If you aren't familiar with the term, "Moneyball," it originates with the Oakland A's general manager Billy Beane's (and his mentor Sandy Alderson). The Moneyball method helped Oakland build a playoff baseball team on a smaller budget by relying on statistical analysis to acquire new players. When it came to baseball talent, Oakland knew it could never financially go head to head with the biggest teams in major league baseball, so the team started using an unheard of method in baseball, the Sabermetric principles.
This research and analytics based approach helped the A's identify undervalued athletes in the competitive MLB talent pool (as well decide which high school and college players to draft). Using this method the A's were able to reach the playoffs three consecutive years. Catalyst IT is applying similar principles to the IT hiring process to help companies build a better team of IT professionals.
In 2001 Michael Rosenbaum, president and founder of Catalyst IT services began his journey with the goal of recruiting IT talent based on metrics rather than traditional hiring methods which include resumes, phone interviews and in-person interviews.
According to Rosenbaum, traditional hiring methods are biased and rely too heavily on the interviewer's perspective. "Resumes and interviews have never been a great way to figure out whether or not someone is going to be good in a job or role," says Rosenbaum. You wouldn't want to trust your company's bottom line to a hunch, so why would you hire people on your team that way?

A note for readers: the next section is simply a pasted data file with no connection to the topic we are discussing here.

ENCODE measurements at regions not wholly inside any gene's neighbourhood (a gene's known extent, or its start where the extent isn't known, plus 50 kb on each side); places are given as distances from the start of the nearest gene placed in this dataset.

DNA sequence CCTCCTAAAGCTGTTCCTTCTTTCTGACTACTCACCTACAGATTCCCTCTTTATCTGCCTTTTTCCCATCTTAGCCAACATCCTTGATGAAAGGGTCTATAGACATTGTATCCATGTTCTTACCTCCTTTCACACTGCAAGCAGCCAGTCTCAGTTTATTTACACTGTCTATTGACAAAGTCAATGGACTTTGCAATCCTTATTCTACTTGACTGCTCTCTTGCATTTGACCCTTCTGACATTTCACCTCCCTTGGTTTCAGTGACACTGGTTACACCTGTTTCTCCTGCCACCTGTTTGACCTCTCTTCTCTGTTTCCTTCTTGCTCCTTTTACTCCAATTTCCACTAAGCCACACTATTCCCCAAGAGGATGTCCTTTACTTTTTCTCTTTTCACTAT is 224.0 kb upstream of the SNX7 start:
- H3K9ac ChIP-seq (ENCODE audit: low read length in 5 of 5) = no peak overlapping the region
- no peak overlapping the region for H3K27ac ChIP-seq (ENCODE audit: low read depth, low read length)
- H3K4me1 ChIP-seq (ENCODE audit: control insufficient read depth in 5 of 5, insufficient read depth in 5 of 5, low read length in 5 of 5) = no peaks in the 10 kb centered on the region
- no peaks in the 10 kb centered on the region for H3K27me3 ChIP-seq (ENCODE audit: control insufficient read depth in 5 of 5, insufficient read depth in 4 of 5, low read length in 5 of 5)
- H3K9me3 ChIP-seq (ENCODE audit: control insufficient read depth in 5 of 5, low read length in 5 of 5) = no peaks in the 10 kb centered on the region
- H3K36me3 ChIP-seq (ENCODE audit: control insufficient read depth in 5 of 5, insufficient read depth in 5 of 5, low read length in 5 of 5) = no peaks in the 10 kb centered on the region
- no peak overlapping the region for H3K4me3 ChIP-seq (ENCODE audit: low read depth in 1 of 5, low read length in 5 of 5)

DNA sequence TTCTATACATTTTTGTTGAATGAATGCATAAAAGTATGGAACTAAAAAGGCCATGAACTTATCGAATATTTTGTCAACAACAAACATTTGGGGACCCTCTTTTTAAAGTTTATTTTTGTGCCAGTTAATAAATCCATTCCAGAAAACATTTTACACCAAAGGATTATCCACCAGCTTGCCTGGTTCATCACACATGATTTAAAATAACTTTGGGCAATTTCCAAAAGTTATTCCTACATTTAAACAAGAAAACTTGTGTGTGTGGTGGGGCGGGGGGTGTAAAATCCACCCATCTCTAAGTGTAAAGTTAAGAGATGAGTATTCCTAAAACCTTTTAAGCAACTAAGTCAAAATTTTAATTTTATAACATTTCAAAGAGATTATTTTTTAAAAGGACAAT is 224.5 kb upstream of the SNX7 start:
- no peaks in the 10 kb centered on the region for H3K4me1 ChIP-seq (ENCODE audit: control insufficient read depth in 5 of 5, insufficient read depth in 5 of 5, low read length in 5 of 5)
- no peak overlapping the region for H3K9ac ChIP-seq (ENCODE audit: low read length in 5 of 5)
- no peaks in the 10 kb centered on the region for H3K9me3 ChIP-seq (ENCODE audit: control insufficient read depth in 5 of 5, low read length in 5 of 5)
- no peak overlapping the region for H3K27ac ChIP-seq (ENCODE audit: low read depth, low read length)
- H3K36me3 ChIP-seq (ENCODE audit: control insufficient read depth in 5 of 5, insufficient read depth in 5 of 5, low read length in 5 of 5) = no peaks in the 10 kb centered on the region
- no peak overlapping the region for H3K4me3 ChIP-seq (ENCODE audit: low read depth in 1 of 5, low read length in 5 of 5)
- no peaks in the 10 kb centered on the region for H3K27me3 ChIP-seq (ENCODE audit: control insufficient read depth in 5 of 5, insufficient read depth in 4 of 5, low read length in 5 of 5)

Although Catalyst IT keeps the actual signals and data its uses confidential, Rosenbaum shares some insight into what he's learned from 10 years of using a Moneyball-like model for hiring IT workers and building Agile development teams.
Hiring practices meet big data
"This method enables us to look at performance metrics instead of simply credentials, which haven't really been able to predict whether someone will deliver," says Rosenbaum. The idea behind this Moneyball approach is to marry big data with the hiring process.
Using massive amounts of data across all the persons in their organization, Catalyst says it can predict with some certainty who will be the high performers on any given project. They use data-points such as how many functions/projects can a team complete in two-week window, how many can an individual complete in a two-week window, defect and rework rates, QA metrics, social networking data points, how they interact when applying online and more. "We are typically looking at a couple thousand data points," says Rosenbaum.
Rosenbaum says he plans to hire 150 people at Catalyst over the next year and estimates the company will look at more than 10,000 applicants before choosing ones that they feel are not only great employees but also that they fit into the culture of the company they will be working with.
The process is almost completely automated, says Rosenbaum and starts with an online application that asks for some basic information. Using algorithms they choose candidates for the next portion, which is a much more detailed online application that takes a few hours to complete. Applicants are being monitored and judged via resume data, keystrokes, time on page, public domain data and other proprietary signals.